So what’s a Milwaukee community to do the other 364 days a year? Continue coming together with purpose. They frequent businesses unique to southern Wisconsin — like the Lakefront Brewery, where every tour ends with a round of the Laverne & Shirley TV show theme song — and those with Flyer connections, like Purple Door Ice Cream, owned by Lauren McCoy Schultz ’01.
From reindeer cookies to musical pints, Milwaukee alumni say the best part about getting together is seeing the Marianist values they learned on campus living outside Dayton.
Save us a seat.
There’s a lake, the northern climate and three horticultural domes. So, which season is your favorite for experiencing Milwaukee?
“The very beginning of summer. There is such an excitement then. There might still be crispness in the air from spring, but everyone is outside and ready to take on all things Milwaukee.”
—Lauren McCoy Schultz ’01
“I love our area. My favorite season is fall, but I can describe my favorite things about here, regardless of season, to anyone, anytime.”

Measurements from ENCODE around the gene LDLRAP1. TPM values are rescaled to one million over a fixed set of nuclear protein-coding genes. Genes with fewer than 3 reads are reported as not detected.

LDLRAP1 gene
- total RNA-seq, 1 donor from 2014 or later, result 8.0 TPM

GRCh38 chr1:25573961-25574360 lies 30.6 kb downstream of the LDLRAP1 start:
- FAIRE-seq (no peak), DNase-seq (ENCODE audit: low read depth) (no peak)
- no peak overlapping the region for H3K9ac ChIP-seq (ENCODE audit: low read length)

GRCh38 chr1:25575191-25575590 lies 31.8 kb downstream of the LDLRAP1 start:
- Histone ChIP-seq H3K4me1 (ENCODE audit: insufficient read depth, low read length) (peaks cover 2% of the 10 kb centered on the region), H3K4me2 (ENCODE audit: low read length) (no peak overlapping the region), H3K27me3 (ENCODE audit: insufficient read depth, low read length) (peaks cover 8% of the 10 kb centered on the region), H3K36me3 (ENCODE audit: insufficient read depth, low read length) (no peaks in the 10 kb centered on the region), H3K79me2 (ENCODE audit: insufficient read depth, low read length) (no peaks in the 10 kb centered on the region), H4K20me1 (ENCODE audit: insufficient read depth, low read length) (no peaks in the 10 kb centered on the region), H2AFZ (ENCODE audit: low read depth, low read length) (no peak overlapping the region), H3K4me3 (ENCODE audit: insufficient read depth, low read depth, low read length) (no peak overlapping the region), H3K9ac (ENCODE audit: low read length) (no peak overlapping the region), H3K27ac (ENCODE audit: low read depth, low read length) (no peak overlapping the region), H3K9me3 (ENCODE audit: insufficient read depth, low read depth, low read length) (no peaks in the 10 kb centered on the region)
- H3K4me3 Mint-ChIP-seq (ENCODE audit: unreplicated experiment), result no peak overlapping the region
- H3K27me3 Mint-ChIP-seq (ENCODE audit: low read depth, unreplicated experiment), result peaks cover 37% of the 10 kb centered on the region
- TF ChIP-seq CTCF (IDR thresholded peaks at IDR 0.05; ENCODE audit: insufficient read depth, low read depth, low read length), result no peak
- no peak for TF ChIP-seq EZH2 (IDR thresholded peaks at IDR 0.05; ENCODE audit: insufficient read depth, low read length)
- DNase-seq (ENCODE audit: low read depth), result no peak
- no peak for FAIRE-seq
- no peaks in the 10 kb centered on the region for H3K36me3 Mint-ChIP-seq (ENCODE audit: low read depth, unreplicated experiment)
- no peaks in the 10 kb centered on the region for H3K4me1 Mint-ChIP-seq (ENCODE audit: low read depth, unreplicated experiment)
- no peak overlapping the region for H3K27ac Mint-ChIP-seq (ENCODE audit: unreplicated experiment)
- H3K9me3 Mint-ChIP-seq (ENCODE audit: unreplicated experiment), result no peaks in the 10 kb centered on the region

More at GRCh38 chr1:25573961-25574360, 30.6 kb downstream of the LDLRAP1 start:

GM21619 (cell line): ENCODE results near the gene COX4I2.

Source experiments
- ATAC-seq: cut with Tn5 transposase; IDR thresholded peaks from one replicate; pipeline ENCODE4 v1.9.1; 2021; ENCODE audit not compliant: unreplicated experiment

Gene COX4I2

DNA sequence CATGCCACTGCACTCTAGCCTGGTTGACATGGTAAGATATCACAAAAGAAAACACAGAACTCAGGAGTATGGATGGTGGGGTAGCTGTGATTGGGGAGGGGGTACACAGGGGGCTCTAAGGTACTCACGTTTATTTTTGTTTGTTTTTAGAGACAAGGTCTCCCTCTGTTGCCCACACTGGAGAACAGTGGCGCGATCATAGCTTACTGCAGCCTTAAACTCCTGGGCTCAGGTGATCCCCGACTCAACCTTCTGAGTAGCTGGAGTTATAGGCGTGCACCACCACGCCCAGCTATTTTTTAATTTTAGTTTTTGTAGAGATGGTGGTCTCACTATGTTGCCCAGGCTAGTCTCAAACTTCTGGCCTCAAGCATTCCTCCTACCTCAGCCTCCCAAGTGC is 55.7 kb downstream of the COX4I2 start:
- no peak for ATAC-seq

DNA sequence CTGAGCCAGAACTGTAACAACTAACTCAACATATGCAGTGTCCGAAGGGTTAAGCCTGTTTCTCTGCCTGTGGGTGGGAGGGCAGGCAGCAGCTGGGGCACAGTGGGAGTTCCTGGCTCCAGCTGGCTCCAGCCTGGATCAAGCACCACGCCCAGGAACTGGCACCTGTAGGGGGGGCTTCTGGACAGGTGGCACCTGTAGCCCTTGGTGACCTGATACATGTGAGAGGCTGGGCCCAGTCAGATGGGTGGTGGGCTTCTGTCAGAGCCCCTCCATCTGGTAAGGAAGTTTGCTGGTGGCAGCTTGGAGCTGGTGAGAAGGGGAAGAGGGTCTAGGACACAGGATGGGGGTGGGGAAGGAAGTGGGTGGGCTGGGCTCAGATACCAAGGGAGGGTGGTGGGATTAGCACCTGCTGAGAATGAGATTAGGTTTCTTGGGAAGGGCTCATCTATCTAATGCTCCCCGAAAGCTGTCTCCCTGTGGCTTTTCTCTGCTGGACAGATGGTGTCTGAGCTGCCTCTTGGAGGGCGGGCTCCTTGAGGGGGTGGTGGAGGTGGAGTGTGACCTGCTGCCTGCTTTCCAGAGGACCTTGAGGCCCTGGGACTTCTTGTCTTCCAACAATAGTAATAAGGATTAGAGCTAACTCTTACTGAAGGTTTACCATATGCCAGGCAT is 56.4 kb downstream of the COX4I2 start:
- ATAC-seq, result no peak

—Carrie Ballard ’01
“While the recent display of beautiful fall color tried to sway me, in summer Milwaukee shines brightest. Residents get Summerfest’s selection of musical acts, cultural festivals and the opportunity to take full advantage of our Great Lake
by boat or beach. Summer is the best time to take in a play in the woods at Spring Green’s American Players Theatre after touring the grounds of Frank Lloyd Wright’s Taliesin estate.”
—Greg Calhoun ’08
It’s summertime, all the time, for California Flyers
When Steve Geise ’92 took the reins as leader of the San Diego alumni community, it was on the verge of being shuttered.
“We were barely kicking,” Geise said.
Despite the wildly popular Christmas off Campus event, led since 1999 by Phil Cenedella ’84, and the bi-annual Surf and Turf tailgating fete, Flyer alumni didn’t gather regularly in America’s Finest City. So Geise did what any self-respecting Flyer would do to draw Southern California area graduates together: he added a table.